Bruce Bartlett

A number of political analysts are saying that enough congressional seats are now in play to give Democrats a realistic chance of retaking control of the House of Representatives this fall. Interestingly, many Republicans don't necessarily think that is altogether a bad idea, while many Democrats are not so sure they really want the prize just yet.

There is deep, deep frustration in both parties at the moment. The Republican Party's conservative base is disgusted by profligate spending, failure to control the borders and a general sense that its elected representatives are treating the cesspool of Washington like a hot tub. The Democratic Party's liberal base believes its leaders are gutless and feckless, afraid or unwilling to confront the White House on Iraq, torture, wiretaps, tax giveaways to the rich and other issues.

Republicans are hoping to calm their base by getting an immigration bill passed and forcing votes on red-meat issues like prohibiting gay marriage and repealing the estate tax permanently. They also plan to bring up some high-profile judicial appointments for votes in order to remind conservatives how important it is to keep control of the confirmation process.

The point on judges is well-taken, but of course that only requires control of the Senate, and it is highly unlikely that Democrats will be able to win enough seats to gain a majority there this November. Moreover, even if Democrats get control of the House, they will almost certainly have a very, very thin margin. The leadership may well be at the mercy of the few remaining Democratic congressmen from the South who occasionally vote with Republicans.

If Democrats get control of the House, they are also going to be beset by pressures from their base to immediately launch massive investigations of every suspected wrongdoing President Bush, Vice President Cheney and every other administration official may have committed over the previous six years. Many Democrats are salivating at the thought of being able to subpoena administration officials and perhaps even bring up articles of impeachment -- payback for Bill Clinton.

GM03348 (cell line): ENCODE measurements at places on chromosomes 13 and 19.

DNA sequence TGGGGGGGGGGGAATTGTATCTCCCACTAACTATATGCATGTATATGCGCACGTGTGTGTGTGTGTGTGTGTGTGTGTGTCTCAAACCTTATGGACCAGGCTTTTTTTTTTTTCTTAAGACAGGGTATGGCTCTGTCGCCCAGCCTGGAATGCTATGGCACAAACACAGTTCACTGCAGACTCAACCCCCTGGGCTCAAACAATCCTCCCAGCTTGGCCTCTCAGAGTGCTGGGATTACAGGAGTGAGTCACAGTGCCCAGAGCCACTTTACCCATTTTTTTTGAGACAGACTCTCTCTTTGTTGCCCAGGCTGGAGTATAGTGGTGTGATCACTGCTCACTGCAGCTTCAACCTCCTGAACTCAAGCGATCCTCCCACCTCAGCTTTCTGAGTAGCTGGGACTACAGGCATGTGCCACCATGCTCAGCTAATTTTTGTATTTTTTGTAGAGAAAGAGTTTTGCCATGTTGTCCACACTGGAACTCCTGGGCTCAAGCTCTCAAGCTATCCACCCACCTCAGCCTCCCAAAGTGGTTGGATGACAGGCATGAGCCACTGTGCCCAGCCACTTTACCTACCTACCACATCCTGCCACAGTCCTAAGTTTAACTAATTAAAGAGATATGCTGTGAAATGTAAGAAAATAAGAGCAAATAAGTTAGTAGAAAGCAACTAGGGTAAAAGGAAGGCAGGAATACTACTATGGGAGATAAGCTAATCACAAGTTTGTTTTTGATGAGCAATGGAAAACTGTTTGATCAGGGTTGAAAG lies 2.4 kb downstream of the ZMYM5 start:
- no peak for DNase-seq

Democratic leaders know that this sort of talk turns off moderates and energizes the Republican base. Consequently, John Conyers, Democrat of Michigan, who would likely chair the House Judiciary Committee in a Democratic Congress, recently wrote an op-ed article in The Washington Post denying that he would push to impeach President Bush. But this only depresses the "Daily Kos" crowd and makes them wonder what the point of Democratic control of the House is. ( is a Website popular among extreme left-wing Democrats.)

Bruce Bartlett

Bruce Bartlett is a former senior fellow with the National Center for Policy Analysis of Dallas, Texas. Bartlett is a prolific author, having published over 900 articles in national publications, and prominent magazines and published four books, including Reaganomics: Supply-Side Economics in Action.

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